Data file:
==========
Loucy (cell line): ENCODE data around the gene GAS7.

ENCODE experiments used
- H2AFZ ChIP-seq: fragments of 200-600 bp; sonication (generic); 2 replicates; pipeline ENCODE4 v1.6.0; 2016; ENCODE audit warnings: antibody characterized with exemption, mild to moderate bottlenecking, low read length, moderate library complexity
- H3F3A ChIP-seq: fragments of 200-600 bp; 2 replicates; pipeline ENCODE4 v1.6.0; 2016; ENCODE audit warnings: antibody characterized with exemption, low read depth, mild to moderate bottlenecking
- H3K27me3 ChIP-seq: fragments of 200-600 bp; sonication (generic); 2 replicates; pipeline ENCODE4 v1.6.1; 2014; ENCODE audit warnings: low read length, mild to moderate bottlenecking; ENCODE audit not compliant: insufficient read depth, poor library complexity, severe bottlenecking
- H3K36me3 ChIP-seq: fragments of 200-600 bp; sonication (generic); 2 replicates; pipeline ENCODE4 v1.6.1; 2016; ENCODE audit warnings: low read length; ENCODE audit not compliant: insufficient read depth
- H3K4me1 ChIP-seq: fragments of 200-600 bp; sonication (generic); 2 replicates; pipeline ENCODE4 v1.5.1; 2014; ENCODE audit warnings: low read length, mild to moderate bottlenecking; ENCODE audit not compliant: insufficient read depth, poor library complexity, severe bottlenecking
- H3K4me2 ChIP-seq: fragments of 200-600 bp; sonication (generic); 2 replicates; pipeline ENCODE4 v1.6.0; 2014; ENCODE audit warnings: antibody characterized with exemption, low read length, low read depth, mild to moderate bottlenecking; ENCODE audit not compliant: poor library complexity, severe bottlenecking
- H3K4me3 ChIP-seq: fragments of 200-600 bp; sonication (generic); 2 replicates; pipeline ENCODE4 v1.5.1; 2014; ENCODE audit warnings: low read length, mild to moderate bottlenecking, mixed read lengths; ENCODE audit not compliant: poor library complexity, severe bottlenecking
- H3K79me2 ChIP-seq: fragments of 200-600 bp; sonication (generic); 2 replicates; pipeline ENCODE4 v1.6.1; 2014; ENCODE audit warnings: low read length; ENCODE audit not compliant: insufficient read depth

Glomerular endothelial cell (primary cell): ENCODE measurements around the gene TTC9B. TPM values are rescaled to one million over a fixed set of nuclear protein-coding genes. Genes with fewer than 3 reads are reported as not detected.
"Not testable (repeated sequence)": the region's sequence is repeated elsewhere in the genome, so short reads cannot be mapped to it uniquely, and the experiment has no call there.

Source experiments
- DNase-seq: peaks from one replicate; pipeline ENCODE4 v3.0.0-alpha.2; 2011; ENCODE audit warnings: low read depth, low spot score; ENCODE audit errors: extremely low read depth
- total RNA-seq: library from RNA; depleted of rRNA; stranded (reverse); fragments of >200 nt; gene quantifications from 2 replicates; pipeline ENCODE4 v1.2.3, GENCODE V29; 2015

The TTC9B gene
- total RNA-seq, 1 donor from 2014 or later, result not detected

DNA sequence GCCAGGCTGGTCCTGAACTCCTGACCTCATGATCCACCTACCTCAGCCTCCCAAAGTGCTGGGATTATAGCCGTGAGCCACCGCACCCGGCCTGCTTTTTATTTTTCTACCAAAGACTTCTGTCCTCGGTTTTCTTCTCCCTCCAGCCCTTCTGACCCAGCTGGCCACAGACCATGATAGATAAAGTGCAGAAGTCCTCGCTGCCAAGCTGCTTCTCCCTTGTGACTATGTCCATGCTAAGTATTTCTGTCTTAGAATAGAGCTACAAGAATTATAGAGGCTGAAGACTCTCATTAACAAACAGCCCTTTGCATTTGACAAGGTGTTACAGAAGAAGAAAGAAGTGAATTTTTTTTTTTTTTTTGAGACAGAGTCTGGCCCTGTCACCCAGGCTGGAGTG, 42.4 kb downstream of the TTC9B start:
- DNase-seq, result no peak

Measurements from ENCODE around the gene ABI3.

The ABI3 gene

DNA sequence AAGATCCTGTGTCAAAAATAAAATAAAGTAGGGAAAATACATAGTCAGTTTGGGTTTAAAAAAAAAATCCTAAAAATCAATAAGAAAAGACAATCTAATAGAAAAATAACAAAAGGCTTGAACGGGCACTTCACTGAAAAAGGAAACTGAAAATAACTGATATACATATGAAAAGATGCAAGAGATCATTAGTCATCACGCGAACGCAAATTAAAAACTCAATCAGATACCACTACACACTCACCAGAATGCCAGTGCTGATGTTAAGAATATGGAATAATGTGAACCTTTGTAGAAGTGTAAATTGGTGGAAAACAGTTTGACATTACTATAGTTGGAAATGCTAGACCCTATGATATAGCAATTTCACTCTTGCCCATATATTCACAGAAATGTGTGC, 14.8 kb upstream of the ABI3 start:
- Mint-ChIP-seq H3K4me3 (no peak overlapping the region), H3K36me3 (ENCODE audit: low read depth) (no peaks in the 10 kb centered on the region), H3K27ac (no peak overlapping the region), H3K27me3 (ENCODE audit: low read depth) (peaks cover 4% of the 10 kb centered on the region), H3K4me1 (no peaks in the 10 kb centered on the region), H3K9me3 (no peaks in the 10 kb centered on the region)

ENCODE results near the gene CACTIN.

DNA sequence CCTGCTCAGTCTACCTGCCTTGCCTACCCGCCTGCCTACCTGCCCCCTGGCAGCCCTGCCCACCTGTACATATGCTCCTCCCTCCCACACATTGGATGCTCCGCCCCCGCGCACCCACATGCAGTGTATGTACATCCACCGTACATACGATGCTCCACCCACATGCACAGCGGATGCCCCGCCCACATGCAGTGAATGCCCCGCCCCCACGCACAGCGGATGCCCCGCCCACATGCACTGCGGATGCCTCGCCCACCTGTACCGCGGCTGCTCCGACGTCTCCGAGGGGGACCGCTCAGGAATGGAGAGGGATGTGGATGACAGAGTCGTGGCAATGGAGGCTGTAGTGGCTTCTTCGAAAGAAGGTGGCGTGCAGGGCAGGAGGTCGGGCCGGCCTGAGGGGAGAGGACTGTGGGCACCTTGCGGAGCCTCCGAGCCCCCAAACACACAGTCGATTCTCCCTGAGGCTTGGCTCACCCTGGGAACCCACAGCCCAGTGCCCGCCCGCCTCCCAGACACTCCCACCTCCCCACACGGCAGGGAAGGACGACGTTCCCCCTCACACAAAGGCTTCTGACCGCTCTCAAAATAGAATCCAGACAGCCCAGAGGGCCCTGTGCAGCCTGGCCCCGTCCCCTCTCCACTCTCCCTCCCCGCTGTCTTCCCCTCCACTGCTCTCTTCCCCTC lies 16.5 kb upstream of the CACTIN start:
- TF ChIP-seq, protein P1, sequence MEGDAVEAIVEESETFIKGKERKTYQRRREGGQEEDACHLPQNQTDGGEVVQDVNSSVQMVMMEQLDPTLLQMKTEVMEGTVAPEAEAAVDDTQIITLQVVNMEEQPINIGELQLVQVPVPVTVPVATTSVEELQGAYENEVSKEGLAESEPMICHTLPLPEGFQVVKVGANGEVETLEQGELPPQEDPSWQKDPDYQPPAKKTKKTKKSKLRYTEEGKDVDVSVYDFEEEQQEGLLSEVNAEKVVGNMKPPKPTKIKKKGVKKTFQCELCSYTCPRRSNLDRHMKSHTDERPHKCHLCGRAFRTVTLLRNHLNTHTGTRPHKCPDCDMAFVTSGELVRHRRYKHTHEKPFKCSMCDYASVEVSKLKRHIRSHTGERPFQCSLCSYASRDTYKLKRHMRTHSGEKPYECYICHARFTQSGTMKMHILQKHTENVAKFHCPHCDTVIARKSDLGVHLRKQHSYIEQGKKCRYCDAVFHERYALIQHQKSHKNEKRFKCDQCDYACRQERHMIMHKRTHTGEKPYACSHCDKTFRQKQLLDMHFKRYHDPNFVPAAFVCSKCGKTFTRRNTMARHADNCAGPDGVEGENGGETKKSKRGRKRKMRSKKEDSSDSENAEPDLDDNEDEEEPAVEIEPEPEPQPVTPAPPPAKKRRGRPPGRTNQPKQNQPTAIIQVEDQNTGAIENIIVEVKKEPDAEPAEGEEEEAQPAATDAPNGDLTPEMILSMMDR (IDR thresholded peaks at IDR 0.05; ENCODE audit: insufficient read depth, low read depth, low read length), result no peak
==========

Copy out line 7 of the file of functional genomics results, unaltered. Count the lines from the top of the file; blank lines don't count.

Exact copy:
- H3K4me1 ChIP-seq: fragments of 200-600 bp; sonication (generic); 2 replicates; pipeline ENCODE4 v1.5.1; 2014; ENCODE audit warnings: low read length, mild to moderate bottlenecking; ENCODE audit not compliant: insufficient read depth, poor library complexity, severe bottlenecking